Although an ornithologist by training, Tim Reed has a background in monitoring and data quality- starting with standardising management planning and data recording for the statutory sector, moving on to developing the widely-used Common Standards site condition model.
After a long period introducing peer-reviewable data and biodiversity and ecosystem reporting models in big corporates around the world, Tim has spent the last few years working on data quality and the truly incredible material produced in support of development proposals in the UK.
Comments and issues appear regularly in his blog.
In 2020 I had fully intended to do a ‘proper’ set of bird records for my local nature reserve. As a small once-abandoned eyot in a lowland fenland river, its mix of sedges, willows and grass patches is home to a range of residents and seasonal migrants. Just the place to monitor for the summer.
The covid 19 pandemic had other plans. Suddenly, the access to the little island in the stream was closed. The owners- a local authority- stopped access for all but a chosen few. Even these, the members of the support group committee that does much of the management work, were limited. The result: an island, birds, but no access.
Fortunately, the eyot is only 15m across a channel from a pathway and flood defence walls that flank its willow, sedge, and reed-lined eastern banks. That means that it is within sight, and, more importantly, sound, for those excluded by the locked gate on the ornate bridge that allows/prohibits access.
So, I swapped what might be called 3D recording: walking , seeing, and listening on the crossways that zig zag the eyot, replacing them with 2D viewing the single face of the eyot from the nearby banks, aided by sound.
What constituted a record was simple: birds seen in the veg on the island: easy enough for the sedges, willows, and reeds just metres away, those that flew over, and those that poked around on the water within 2m of the far banks. That allowed in herons, coots, moorhens, and ducks, plus cormorants.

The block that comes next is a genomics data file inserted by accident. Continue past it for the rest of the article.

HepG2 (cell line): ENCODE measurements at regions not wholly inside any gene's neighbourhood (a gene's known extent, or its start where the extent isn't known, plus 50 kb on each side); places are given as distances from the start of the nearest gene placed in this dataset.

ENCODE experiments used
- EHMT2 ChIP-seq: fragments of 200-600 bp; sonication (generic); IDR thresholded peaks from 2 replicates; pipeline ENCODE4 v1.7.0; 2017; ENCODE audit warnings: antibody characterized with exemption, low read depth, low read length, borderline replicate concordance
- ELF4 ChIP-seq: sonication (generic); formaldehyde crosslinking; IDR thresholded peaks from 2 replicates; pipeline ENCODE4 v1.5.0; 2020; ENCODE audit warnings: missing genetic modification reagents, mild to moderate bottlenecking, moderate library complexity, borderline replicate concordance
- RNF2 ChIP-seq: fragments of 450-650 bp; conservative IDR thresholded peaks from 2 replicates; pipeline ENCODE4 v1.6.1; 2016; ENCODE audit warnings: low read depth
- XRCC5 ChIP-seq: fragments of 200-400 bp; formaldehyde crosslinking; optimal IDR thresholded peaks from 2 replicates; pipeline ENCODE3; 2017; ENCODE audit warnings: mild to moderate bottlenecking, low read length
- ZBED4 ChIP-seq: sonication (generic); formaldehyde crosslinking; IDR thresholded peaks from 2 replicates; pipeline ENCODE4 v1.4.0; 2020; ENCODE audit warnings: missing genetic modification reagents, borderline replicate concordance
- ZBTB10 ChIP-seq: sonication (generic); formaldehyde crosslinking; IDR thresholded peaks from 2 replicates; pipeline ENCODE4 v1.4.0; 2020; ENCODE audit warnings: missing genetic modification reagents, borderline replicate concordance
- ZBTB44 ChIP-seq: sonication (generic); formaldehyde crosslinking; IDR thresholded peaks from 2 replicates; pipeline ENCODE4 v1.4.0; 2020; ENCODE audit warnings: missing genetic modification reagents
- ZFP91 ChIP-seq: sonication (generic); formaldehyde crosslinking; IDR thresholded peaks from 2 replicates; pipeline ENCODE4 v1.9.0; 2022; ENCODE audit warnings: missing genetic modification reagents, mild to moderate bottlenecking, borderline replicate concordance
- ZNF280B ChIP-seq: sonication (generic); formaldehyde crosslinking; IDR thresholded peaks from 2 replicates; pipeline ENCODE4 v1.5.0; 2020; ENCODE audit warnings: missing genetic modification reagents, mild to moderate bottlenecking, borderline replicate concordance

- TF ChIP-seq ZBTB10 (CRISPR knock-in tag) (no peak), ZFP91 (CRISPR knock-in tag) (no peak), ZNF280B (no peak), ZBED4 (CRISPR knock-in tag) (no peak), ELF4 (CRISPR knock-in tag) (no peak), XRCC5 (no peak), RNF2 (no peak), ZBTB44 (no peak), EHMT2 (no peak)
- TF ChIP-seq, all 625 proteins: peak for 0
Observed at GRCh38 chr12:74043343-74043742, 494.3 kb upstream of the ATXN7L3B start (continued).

So far, so good. What started off as a jaunt for a month or two has turned into a dawn record every few days – except for the heaviest of rains – across a year, and counting.
The seasons saw/heard the arrival of warblers, the birth of thrushes, the hunting of kingfishers, herons and cormorants, and the passage of flycatchers. All from a pathway 15m away.
What did I miss? That became apparent when the ringer that operates there was allowed to return. I did not join in, as I do normally, as covid restricts distance, handing rings or birds, or swapping net poles. But it did allow me to have a blind control. He caught goldcrests that I never saw or heard, and a woodcock that I missed. Otherwise, my proxy list was similar.
If I was picking up what was there, then it proved a handy yardstick for the effects of flooding. On the floodplain, in most winters there is a bit of ebbing and flowing nibbling the eyot. This winter it went under for 6 weeks. As water 1m+ deep engulfed everything, the river acquired trees and shrubs, and absorbed the land. With it went the ‘bottom dwellers’: birds that forage in the undergrowth and grassy glades. These were in the churchyard nearby, but not in the branches of the engulfed island. As the flood period crossed into that usually dominated by territory establishment and fights, it was intriguing to see if, or when, this would occur. The eyot was shunned for the duration. That made sense as in cold, short, days foraging is at a premium, and defending what you cannot see is costly. That could be a calamitous investment if you get it wrong. Only species that could swim, or use the high branches, or flew over to dry land, were recorded.
Now the flood has ebbed, and the bottom dwellers are back, and fighting. Access has been restored for me, too. Nonetheless I will continue the proxy counts, but supplement them with my own in-person counts on the soggy island, and, in time, re-join the ringing. It would be good to catch that Cetti’s warbler that I heard but never saw across the last 12 months.
Any lessons? It seems that a decent pair of ears, and binoculars, can supplement in-situ visits reasonably well, and also fill the gaps in the year when I cannot do my nightingale survey nearby.